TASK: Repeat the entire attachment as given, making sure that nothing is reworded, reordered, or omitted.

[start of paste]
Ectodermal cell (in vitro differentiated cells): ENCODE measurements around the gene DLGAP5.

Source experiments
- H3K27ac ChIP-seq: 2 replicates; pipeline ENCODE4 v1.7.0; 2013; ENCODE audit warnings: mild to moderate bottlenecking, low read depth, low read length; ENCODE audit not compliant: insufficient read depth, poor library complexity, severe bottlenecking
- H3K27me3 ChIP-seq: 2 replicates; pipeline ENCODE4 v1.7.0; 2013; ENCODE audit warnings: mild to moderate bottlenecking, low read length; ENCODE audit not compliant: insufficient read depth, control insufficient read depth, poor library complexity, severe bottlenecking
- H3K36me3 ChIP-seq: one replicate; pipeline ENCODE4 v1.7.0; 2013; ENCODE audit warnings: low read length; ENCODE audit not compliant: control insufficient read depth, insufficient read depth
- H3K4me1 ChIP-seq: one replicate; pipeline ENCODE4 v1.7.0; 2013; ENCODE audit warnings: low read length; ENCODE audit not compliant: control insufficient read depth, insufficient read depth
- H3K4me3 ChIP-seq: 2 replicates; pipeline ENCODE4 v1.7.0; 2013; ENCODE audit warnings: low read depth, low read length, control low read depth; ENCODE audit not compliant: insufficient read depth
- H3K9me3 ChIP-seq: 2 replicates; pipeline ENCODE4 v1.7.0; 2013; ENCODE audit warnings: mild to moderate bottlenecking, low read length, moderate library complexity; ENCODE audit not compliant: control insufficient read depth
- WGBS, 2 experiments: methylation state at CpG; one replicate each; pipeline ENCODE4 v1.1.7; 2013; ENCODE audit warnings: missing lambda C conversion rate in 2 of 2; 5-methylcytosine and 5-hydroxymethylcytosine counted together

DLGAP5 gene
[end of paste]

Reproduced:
Ectodermal cell (in vitro differentiated cells): ENCODE measurements around the gene DLGAP5.

Source experiments
- H3K27ac ChIP-seq: 2 replicates; pipeline ENCODE4 v1.7.0; 2013; ENCODE audit warnings: mild to moderate bottlenecking, low read depth, low read length; ENCODE audit not compliant: insufficient read depth, poor library complexity, severe bottlenecking
- H3K27me3 ChIP-seq: 2 replicates; pipeline ENCODE4 v1.7.0; 2013; ENCODE audit warnings: mild to moderate bottlenecking, low read length; ENCODE audit not compliant: insufficient read depth, control insufficient read depth, poor library complexity, severe bottlenecking
- H3K36me3 ChIP-seq: one replicate; pipeline ENCODE4 v1.7.0; 2013; ENCODE audit warnings: low read length; ENCODE audit not compliant: control insufficient read depth, insufficient read depth
- H3K4me1 ChIP-seq: one replicate; pipeline ENCODE4 v1.7.0; 2013; ENCODE audit warnings: low read length; ENCODE audit not compliant: control insufficient read depth, insufficient read depth
- H3K4me3 ChIP-seq: 2 replicates; pipeline ENCODE4 v1.7.0; 2013; ENCODE audit warnings: low read depth, low read length, control low read depth; ENCODE audit not compliant: insufficient read depth
- H3K9me3 ChIP-seq: 2 replicates; pipeline ENCODE4 v1.7.0; 2013; ENCODE audit warnings: mild to moderate bottlenecking, low read length, moderate library complexity; ENCODE audit not compliant: control insufficient read depth
- WGBS, 2 experiments: methylation state at CpG; one replicate each; pipeline ENCODE4 v1.1.7; 2013; ENCODE audit warnings: missing lambda C conversion rate in 2 of 2; 5-methylcytosine and 5-hydroxymethylcytosine counted together

DLGAP5 gene